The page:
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      Synthetic marijuana legal, for sale across SC

      Synthetic weed is legal in South Carolina. / FOX Carolina

      GREENVILLE (FOX Carolina) -- It's a green, leafy substance that looks like marijuana and it's rolled like it too, but it's not pot; rather, it's synthetic weed.

      On the streets it's called Spice, K2 or J.W.H., the initials of a Clemson University professor who created the chemicals used in the product.

      "Basically, it's organic material, plant-like material that has chemicals on it to produce similar effects to marijuana," said Greenville County Deputy Matt Smith. He and Master Deputy Mike Decker said smokers take a hit because it produces a high similar to marijuana.

      But synthetic weed is legal in South Carolina.

      "It does not have THC and you won't pop positive on a drug test for it," Smith said.

      Smith and Decker said the problem with the substance is that smoking it can cause erratic behavior.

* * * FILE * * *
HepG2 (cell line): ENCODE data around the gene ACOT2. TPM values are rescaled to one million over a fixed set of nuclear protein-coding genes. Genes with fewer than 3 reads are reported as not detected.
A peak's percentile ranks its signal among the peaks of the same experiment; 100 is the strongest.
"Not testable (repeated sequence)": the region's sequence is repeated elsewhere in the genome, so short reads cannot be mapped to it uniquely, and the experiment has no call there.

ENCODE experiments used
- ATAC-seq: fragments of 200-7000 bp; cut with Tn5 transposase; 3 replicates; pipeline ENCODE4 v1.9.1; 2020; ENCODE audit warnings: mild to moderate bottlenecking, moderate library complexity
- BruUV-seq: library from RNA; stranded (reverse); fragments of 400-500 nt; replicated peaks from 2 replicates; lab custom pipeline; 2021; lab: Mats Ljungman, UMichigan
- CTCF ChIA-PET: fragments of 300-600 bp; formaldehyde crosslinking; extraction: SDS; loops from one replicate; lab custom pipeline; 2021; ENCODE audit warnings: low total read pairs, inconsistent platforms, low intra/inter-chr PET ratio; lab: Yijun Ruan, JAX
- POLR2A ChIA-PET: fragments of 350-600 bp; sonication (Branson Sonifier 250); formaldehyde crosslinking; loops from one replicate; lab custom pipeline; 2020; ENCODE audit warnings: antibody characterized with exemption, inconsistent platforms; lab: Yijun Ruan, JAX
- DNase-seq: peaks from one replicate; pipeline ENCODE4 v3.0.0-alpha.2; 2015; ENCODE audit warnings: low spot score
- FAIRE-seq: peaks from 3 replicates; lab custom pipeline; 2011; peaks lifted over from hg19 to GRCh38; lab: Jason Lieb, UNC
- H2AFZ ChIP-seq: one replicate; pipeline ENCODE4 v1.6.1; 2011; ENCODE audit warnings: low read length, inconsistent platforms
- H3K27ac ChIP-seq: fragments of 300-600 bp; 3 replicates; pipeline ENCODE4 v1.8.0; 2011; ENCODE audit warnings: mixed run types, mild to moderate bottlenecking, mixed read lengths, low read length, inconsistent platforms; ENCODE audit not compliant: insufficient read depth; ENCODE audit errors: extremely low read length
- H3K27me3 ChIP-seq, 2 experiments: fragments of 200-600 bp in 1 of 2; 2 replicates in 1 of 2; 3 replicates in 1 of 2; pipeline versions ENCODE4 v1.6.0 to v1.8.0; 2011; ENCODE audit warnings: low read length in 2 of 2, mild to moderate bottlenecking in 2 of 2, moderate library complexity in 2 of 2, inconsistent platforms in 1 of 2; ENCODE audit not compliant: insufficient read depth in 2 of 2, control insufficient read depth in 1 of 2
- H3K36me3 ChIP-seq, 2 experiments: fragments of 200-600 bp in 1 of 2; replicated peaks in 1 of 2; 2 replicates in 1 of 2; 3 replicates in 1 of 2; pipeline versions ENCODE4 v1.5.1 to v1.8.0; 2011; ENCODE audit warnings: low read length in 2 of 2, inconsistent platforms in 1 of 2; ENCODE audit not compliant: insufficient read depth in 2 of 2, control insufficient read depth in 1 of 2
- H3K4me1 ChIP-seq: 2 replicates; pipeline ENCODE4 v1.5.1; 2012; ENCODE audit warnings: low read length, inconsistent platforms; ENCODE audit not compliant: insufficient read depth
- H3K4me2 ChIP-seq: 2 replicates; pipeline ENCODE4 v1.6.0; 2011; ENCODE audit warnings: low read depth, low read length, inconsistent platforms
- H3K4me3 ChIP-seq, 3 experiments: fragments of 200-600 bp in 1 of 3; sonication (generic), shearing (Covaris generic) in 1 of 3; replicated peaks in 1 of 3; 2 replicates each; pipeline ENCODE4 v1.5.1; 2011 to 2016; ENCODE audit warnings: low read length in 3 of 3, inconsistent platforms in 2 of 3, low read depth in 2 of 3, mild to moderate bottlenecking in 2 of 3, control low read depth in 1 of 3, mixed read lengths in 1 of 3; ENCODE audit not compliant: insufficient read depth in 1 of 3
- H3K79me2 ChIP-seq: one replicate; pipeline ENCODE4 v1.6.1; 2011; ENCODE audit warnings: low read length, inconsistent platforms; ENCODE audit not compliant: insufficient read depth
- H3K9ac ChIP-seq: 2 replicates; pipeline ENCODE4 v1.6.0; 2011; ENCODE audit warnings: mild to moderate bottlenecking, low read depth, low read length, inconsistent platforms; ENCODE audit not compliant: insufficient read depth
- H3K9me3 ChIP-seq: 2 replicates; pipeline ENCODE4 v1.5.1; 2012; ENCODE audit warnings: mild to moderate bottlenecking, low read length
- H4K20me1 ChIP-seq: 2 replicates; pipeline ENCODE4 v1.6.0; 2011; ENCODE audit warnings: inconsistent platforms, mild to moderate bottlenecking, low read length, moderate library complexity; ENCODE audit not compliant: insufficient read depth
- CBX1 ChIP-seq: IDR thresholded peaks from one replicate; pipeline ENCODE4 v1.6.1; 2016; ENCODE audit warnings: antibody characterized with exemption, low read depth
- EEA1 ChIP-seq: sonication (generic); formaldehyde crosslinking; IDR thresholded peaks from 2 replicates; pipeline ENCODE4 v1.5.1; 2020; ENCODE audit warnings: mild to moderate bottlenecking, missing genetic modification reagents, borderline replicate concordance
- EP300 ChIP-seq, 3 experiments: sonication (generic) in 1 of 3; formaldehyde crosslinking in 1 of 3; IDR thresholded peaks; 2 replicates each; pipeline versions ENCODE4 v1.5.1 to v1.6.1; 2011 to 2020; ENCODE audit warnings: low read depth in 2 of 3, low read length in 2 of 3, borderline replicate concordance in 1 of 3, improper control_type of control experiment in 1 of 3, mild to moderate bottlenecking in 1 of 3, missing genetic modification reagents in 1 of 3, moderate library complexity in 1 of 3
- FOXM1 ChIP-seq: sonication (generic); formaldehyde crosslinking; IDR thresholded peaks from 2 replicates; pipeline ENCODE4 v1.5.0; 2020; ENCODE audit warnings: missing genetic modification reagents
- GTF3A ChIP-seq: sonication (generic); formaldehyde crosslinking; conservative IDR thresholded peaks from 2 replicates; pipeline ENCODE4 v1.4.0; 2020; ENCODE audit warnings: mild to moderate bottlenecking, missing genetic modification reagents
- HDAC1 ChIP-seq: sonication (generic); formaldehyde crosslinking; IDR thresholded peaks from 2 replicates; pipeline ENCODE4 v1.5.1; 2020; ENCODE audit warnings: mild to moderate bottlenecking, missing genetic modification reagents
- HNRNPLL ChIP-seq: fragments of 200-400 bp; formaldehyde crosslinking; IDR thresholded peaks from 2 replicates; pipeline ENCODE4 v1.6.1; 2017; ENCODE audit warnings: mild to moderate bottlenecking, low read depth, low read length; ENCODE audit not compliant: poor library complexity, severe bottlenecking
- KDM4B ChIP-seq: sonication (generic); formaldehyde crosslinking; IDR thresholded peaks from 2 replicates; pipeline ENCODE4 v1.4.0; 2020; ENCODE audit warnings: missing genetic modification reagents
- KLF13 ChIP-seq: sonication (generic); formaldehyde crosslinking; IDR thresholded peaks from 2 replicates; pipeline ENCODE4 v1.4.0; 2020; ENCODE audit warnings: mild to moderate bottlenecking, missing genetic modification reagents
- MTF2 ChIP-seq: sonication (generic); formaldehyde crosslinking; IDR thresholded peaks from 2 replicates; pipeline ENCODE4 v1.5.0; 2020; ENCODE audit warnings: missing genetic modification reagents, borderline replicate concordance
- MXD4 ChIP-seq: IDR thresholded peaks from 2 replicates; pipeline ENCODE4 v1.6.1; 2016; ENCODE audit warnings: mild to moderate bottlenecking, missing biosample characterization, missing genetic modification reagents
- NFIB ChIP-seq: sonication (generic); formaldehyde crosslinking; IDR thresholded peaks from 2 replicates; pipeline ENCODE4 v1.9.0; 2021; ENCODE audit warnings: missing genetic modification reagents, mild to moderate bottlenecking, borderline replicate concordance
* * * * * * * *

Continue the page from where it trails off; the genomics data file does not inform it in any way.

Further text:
"In Tennessee it's an illegal substance," Decker said. "In Missouri it's an illegal substance. In the state of Hawaii it's actually a felony."

      Spice can be found at head shops, so FOX Carolina went into one and bought a gram of flavored watermelon Spice for $20. The label warns buyers not to smoke the substance and lists it as an herbal incense.

      "People are actually dissolving the Spice or K2 in acetone," Decker said. "They'll space it out over blotter paper and ingest it like they used to ingest acid back in the day."

      Clemson University professor Dr. John Huffman, known on the streets by users as J.W.H., developed the chemicals while doing research back in the 90s. He said he never intended his formula to be used as a recreational drug.

      "There are reports that people have had very highly elevated pulse rates and highly elevated blood pressure from using it," Huffman said.

      Huffman said it is not clear how the substance reacts inside the body. Because of that, some believe Spice should be illegal.

      Although Spice is legal, detectives said if someone is driving erratically while high on it, that person could be charged with reckless driving if there is paraphernalia found in the car.

      (This story courtesy FOX Carolina and